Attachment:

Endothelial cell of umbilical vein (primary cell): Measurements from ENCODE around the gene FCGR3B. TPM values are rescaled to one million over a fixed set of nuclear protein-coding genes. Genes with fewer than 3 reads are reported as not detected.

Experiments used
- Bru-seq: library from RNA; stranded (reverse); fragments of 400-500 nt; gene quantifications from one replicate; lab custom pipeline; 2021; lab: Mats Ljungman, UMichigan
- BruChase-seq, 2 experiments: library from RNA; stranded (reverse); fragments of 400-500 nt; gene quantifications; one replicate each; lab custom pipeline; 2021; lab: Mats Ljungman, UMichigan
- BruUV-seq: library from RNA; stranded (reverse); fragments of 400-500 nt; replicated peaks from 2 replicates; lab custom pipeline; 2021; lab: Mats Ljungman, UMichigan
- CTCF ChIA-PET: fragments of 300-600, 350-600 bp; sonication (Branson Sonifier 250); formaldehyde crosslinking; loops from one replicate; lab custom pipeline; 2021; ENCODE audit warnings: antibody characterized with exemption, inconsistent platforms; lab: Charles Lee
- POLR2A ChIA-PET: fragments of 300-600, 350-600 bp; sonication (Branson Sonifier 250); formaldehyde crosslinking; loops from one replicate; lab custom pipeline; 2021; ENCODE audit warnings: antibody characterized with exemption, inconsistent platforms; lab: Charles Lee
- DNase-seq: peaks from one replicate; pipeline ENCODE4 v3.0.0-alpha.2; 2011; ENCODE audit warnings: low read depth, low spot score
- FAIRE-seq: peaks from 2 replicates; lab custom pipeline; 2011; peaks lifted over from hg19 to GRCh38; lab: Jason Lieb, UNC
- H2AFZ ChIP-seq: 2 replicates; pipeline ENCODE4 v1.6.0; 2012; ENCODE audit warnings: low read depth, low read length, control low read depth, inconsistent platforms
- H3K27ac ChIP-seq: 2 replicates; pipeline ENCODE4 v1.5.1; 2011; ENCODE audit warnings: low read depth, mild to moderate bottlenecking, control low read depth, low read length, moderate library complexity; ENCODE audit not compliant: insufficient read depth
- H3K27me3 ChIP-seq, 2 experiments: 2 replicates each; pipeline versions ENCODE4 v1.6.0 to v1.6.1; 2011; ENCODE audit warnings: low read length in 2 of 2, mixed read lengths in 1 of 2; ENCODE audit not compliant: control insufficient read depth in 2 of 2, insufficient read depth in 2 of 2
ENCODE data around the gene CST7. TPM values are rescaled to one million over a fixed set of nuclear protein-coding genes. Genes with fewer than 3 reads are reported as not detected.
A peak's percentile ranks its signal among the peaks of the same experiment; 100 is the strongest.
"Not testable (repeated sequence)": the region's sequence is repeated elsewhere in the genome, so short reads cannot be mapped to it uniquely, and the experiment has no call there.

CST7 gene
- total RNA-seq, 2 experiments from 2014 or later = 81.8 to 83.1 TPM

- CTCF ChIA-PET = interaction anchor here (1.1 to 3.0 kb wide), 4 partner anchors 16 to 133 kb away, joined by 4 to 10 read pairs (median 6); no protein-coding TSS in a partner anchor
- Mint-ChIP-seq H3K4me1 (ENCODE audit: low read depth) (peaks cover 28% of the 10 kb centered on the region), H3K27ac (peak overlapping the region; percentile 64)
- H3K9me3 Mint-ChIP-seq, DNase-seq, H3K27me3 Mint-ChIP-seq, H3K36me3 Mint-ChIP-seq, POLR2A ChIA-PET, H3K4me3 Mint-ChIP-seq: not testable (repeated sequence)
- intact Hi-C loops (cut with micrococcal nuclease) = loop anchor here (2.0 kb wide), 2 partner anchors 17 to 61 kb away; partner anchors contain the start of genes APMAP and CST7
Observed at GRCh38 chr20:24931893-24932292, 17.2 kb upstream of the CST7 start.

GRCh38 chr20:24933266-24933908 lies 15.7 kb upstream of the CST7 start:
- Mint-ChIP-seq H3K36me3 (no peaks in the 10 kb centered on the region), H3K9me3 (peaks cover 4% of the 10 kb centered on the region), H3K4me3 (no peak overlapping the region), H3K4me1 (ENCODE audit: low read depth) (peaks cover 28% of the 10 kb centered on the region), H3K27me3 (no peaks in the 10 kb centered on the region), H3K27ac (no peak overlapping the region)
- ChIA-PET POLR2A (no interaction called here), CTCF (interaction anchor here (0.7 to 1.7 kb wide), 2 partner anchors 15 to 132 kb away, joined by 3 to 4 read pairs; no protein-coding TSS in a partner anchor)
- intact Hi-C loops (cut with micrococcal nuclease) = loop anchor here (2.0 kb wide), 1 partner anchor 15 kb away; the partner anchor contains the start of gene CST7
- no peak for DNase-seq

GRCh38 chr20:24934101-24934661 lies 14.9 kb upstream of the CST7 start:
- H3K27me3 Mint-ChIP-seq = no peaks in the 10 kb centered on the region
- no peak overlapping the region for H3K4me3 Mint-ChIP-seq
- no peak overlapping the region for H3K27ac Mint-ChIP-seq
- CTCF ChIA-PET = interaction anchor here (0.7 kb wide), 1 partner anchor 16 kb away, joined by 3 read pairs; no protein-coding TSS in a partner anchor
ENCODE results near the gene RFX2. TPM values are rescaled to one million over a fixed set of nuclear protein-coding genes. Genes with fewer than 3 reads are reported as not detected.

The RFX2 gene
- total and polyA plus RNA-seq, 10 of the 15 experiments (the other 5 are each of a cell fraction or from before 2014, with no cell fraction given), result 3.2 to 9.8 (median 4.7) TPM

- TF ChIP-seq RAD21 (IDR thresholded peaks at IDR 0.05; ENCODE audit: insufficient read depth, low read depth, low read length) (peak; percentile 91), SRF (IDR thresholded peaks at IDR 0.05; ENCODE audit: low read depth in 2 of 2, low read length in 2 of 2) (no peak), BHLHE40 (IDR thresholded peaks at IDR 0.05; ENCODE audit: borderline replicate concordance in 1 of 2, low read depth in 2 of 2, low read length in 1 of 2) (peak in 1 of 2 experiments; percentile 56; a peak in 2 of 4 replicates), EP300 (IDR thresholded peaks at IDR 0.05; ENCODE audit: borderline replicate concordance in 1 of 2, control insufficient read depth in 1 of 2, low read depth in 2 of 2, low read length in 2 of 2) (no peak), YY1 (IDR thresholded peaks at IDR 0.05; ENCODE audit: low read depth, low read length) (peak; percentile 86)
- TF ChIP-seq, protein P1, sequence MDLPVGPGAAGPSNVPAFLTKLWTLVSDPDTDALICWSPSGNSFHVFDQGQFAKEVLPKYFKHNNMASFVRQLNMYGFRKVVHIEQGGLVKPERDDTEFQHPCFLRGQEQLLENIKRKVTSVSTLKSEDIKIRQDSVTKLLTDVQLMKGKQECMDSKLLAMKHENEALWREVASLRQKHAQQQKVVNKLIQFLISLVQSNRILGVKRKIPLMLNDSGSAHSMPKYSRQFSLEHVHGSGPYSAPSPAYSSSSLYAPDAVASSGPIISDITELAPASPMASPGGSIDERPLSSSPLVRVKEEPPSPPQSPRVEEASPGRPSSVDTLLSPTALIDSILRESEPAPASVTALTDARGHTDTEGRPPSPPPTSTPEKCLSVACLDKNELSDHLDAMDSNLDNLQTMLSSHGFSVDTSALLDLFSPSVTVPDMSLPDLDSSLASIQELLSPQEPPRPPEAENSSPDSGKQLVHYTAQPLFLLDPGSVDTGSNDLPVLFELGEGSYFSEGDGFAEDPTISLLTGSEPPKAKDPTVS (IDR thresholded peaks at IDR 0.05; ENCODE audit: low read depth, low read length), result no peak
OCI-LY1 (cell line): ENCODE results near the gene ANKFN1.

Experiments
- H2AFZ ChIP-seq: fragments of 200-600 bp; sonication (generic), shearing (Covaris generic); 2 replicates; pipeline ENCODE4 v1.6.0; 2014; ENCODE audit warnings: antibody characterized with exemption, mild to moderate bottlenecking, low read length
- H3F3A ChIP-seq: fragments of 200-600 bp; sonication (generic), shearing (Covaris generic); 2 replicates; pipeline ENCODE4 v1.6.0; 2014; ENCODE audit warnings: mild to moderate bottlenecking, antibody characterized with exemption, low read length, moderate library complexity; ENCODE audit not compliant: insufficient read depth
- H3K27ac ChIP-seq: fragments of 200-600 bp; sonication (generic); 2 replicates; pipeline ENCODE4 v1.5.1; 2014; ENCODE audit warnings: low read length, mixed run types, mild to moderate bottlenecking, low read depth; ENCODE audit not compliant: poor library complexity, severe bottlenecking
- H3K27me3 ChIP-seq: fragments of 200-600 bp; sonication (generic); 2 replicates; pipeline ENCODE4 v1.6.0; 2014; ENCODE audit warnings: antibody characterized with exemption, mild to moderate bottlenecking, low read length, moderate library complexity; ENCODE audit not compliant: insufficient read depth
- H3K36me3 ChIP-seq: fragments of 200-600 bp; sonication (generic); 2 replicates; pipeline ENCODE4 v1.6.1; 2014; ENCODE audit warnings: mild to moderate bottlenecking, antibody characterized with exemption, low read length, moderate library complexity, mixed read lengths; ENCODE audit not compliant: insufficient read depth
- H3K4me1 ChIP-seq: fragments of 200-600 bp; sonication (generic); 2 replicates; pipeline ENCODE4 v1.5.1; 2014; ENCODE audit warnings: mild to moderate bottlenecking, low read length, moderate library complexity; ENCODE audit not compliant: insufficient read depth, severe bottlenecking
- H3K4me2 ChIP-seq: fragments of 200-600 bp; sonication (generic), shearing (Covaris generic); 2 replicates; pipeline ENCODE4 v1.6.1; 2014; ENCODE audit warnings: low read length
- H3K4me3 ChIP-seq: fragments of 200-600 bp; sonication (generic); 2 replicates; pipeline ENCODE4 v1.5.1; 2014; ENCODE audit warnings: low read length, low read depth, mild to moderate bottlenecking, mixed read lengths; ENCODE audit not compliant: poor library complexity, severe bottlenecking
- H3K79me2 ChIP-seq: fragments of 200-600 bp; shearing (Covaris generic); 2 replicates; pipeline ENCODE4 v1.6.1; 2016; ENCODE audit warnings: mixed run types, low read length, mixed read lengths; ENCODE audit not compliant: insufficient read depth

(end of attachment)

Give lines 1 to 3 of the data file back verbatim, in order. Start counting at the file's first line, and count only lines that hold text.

Endothelial cell of umbilical vein (primary cell): Measurements from ENCODE around the gene FCGR3B. TPM values are rescaled to one million over a fixed set of nuclear protein-coding genes. Genes with fewer than 3 reads are reported as not detected.

Experiments used
- Bru-seq: library from RNA; stranded (reverse); fragments of 400-500 nt; gene quantifications from one replicate; lab custom pipeline; 2021; lab: Mats Ljungman, UMichigan